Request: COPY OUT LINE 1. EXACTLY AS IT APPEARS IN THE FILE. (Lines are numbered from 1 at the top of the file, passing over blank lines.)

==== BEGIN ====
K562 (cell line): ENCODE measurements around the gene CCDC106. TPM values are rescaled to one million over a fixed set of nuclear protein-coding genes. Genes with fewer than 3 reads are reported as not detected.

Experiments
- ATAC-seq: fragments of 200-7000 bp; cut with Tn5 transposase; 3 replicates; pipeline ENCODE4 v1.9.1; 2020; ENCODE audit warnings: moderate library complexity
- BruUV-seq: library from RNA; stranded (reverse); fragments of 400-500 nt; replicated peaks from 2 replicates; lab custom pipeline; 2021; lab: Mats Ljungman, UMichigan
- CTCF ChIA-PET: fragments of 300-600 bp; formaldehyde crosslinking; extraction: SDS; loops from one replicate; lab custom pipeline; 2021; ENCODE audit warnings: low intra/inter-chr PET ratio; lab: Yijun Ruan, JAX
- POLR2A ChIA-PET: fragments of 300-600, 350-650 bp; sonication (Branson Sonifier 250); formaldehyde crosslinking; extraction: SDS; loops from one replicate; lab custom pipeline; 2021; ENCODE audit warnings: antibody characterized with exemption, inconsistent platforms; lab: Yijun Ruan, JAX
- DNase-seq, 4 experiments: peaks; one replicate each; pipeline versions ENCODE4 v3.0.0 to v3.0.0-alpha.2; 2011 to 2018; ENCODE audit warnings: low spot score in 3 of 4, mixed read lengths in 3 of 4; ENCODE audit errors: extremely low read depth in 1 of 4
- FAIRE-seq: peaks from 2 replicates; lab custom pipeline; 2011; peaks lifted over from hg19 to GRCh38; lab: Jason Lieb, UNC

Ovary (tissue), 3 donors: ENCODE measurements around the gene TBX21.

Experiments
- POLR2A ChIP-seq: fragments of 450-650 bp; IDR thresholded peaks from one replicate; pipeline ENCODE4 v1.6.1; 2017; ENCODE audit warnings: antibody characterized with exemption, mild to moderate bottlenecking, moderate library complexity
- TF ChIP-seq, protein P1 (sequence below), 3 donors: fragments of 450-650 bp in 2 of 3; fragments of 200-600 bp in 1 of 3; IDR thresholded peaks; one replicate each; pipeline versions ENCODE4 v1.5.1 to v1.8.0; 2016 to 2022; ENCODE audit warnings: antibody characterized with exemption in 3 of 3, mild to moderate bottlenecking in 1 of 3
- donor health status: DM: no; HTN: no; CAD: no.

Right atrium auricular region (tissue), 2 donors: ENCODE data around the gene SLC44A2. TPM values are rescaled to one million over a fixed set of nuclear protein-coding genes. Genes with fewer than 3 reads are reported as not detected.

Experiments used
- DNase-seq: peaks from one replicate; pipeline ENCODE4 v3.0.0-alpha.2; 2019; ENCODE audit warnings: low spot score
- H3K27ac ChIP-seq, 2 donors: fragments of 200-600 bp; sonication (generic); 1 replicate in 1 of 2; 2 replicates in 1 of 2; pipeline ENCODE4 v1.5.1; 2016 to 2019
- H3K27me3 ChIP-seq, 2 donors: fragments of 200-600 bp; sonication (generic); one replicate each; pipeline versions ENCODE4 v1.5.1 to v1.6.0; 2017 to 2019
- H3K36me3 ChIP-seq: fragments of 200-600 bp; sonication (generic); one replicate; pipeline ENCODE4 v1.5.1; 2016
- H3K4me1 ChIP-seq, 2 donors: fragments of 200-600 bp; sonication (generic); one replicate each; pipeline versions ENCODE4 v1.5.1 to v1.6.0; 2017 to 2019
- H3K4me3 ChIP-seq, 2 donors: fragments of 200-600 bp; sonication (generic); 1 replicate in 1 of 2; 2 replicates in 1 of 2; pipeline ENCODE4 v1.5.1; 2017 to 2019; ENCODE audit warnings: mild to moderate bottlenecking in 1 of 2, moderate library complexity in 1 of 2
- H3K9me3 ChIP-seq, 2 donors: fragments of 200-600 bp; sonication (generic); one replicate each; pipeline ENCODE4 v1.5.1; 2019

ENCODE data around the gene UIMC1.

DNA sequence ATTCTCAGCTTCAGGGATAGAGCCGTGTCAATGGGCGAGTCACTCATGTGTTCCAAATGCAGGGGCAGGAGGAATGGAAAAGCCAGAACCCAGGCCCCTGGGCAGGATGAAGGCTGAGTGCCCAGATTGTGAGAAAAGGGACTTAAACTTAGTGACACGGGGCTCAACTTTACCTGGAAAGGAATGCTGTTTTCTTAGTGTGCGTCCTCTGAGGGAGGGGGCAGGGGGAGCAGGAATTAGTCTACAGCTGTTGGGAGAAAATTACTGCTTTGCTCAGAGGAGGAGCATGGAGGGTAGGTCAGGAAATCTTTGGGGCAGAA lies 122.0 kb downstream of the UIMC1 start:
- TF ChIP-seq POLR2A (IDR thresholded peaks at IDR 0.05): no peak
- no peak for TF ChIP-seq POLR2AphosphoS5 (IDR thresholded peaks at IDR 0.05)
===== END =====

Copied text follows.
K562 (cell line): ENCODE measurements around the gene CCDC106. TPM values are rescaled to one million over a fixed set of nuclear protein-coding genes. Genes with fewer than 3 reads are reported as not detected.